Jose Canseco as a Charlotte Knight, Class AAA affliliate of the White Sox, in 2002
Representatives from baseball's Florida Marlins will visit Charlotte in the coming weeks as they consider relocating the team to a proposed uptown stadium, a real estate lawyer told Mecklenburg County commissioners Wednesday night.
The National League team's visit is planned for February or March, said Jerry Reese. He has been pitching a 38,000-seat stadium as a centerpiece for what he calls The Brooklyn Renaissance Project, an ambitious plan that would redevelop an entire quadrant of uptown Charlotte.
Besides the retractable-roof stadium, Reese estimated, the 15-block project would add as much retail space as in Northlake Mall, offices and about 6,000 homes (mostly condos) to Second Ward.
Reese's plan has skeptics. Some sports marketers and civic leaders believe the Charlotte metro area -- which would be the major leagues' smallest-- won't have the population to support a major league team for a decade.
But Republicans and Democrats on the board of commissioners unanimously agreed to look into a proposal they called "intriguing," "amazing" and "exciting." They asked the county staff to study it, along with a competing, high-profile plan involving uptown baseball.
"I hope we can make this work," said commissioners Chairman Parks Helms. "I hope that you can translate this vision into reality. I will do what I can to make this happen."
While some have known of the plan, which Reese said has been in the works for three years, the news about the Marlins and a competing proposal last month to bring the minor-league Charlotte Knights uptown gave Reese's vision added urgency.
After years of developing the plans, Reese has just started to do the financial analysis needed to line up investors for the $600 million to $700 million project.
Marlins officials could not be reached late Wednesday. While the team has won two World Series titles since 1997, the organization has struggled financially, fueling talk of a move.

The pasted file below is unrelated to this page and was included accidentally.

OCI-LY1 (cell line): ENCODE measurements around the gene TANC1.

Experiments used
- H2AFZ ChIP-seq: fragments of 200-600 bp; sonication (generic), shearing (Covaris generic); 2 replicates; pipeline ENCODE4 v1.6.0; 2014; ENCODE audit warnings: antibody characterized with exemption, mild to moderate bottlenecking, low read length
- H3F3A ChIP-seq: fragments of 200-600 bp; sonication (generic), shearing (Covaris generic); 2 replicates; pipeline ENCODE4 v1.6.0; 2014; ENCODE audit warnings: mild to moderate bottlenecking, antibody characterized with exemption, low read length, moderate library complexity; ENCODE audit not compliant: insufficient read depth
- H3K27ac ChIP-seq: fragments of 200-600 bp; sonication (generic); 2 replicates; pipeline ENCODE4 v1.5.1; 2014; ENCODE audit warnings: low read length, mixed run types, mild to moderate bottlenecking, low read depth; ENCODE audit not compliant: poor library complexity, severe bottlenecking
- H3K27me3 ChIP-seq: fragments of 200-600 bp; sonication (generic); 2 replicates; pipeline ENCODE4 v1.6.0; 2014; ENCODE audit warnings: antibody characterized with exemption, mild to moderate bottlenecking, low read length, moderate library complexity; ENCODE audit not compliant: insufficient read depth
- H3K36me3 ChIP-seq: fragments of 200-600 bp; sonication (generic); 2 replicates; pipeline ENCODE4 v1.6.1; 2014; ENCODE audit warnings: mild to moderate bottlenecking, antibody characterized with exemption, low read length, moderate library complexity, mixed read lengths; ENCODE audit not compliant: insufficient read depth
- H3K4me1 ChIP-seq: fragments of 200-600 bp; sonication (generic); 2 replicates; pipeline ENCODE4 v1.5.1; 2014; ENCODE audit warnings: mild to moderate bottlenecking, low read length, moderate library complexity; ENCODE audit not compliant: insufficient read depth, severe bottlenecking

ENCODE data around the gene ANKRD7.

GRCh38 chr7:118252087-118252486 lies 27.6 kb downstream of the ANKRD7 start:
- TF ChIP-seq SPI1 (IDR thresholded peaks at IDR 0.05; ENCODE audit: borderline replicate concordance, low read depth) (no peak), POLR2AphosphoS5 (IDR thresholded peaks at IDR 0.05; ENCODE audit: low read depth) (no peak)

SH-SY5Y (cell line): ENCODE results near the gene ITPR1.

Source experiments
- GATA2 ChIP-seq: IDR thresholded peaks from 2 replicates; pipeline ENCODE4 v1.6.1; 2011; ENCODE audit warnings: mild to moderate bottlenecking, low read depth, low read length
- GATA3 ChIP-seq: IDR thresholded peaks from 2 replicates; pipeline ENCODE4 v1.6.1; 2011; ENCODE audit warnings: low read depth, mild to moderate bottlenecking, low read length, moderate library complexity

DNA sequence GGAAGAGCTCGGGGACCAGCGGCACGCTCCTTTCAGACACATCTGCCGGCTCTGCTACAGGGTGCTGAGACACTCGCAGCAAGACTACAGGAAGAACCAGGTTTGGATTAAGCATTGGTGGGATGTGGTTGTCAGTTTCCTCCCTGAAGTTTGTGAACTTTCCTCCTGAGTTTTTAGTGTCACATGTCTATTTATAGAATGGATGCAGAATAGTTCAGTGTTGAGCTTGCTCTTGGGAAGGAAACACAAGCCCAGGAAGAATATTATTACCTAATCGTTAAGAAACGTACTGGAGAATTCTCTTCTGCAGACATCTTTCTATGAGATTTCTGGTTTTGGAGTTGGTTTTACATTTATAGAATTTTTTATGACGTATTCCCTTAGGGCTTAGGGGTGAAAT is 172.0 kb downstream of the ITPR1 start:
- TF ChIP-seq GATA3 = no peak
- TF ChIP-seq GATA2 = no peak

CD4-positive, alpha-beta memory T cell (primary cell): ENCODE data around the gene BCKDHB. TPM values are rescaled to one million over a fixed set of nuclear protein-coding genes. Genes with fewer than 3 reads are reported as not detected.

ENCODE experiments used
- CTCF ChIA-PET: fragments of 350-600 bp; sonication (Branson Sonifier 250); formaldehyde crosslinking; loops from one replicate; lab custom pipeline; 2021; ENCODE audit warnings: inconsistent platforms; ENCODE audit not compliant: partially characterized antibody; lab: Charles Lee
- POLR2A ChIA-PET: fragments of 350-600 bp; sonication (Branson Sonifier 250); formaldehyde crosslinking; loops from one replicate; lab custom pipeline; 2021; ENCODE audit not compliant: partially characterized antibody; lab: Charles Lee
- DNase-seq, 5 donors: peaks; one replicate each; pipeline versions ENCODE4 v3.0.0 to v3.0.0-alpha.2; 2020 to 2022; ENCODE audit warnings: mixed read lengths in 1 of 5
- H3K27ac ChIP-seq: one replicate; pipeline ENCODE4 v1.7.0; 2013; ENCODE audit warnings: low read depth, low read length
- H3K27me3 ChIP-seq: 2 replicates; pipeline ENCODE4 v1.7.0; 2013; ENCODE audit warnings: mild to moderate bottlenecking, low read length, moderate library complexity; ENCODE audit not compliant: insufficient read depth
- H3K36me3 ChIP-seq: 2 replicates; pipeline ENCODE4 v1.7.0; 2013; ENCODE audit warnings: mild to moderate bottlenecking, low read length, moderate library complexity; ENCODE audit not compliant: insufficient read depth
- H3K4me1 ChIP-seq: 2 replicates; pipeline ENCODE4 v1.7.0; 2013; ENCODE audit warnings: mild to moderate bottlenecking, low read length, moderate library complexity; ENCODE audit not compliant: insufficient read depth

Major League Baseball officials gave the Marlins permission to look for another home in November, after talks to build a new stadium in South Florida stalled. The team's lease on its stadium near Miami runs out after the 2007 season.
Reese, a Catawba County native, is no stranger to big plans. In 2002, he said he wanted to be the one to bring an expansion NBA team to Charlotte, after the Hornets left. He asked NBA Commissioner David Stern to allow a new type of team ownership, one that would allow a group of local owners to sell shares publicly to help finance it.
At the time, he said, "I don't want to mislead the public that I've got everything in place. But this concept has received many positive responses." The plan never went through.
Reese said a Marlins stadium would be built with private money. He would obtain the land through a complicated swap involving the city, county and school system. Tax dollars would be needed for costs such as parking and street improvements, which Reese said would be paid for with a system called tax increment financing.
That means the taxes raised from the project would be enough to cover the investment of tax dollars, Reese said.
Charlotte Center City Partners pitched a complicated land swap last month to move the Knights from their Fort Mill, S.C., home to Third Ward. That location isn't big enough for a major-league stadium.
Michael Smith, president of Charlotte Center City Partners, said the minor-league stadium is a better fit for the area's current population, even with its major-league aspirations.
"This is the kind of creativity we need people to offer in Charlotte," Smith said Wednesday night of Reese's plan. "But I don't think Charlotte at this time is ready for Major League Baseball. We are absorbing our second professional sports team, and we're probably 15 to 20 years away from being ready."
Elected leaders for the city, county and the school system will now have to weigh the two plans, because both involve land owned by those agencies.
The stadium proposed by Reese would be built near the proposed site for a NASCAR Hall of Fame, at Second and Brevard streets.
He said he envisions 5 million visitors annually. Reese said the stadium would be big enough to draw conventions and sports tournaments. The Charlotte Bobcats Arena is considered too small for some events.
He urged the city and county not to relegate themselves to "minor-league status."
Marlins officials have been touring the country looking for a relocation site, with stops already in Portland, Ore., and San Antonio. The Miami Herald has reported that the team has plans to also visit Charlotte, Monterrey, Mexico, and northern New Jersey.
Reese said he has been talking to a vice chairman with the Marlins for about 30 days. He said he's also talking to other pro baseball teams, which he declined to name.
Most of the skepticism of Major League Baseball's chances in Charlotte rest on its population. Charlotte's metro area, including Rock Hill and Concord, has a population of 1.4 million. That's smaller than the 1.5 million people in the Milwaukee area, the smallest major-league market.
Because of Major League Baseball's economics, teams require big populations to drive ticket revenue, sports marketers say. Teams must pack fans into the stadium over at least 81 home games per season -- about double the number of NBA home games -- and most of those would fall on weekdays. That means a Charlotte team would need to draw locally, not from across the region.